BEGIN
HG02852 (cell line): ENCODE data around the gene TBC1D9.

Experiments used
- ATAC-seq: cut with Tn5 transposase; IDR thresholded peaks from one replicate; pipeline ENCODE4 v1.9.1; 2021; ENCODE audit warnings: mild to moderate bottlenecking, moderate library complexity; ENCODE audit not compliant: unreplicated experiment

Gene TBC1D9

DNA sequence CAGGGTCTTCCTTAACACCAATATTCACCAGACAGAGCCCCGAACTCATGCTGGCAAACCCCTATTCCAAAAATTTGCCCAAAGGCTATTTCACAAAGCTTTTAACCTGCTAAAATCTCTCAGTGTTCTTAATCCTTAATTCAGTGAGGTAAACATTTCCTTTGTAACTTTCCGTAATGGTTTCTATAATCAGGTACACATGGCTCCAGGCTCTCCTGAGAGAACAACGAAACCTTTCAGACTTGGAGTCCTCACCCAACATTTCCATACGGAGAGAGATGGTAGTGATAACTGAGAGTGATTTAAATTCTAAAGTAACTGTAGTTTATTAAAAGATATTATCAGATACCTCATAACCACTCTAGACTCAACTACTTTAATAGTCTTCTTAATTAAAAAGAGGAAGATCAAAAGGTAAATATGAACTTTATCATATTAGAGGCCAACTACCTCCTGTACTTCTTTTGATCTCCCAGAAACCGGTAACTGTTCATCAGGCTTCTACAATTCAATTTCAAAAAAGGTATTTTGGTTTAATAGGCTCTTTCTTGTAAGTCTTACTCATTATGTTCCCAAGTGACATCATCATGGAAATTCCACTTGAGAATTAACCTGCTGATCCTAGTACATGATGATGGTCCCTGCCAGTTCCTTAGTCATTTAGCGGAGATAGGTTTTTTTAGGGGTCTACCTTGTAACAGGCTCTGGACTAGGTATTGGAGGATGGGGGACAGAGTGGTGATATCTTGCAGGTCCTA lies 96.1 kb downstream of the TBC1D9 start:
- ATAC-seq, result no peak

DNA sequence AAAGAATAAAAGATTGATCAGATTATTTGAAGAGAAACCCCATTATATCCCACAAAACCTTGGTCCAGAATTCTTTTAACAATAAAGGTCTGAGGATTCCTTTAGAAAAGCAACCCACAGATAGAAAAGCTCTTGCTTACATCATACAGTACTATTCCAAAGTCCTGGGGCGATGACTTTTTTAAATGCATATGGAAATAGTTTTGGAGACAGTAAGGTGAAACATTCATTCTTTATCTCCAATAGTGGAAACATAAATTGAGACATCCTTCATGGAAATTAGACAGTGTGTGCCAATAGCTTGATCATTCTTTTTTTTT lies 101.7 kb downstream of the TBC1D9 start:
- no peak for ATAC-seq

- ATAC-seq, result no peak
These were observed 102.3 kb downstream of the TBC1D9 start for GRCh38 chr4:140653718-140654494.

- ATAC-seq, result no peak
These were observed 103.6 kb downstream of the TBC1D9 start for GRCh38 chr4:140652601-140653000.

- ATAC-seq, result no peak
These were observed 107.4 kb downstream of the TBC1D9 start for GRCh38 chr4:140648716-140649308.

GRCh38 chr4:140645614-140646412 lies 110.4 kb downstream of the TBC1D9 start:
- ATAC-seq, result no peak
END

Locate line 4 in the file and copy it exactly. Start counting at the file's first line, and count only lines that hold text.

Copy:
Gene TBC1D9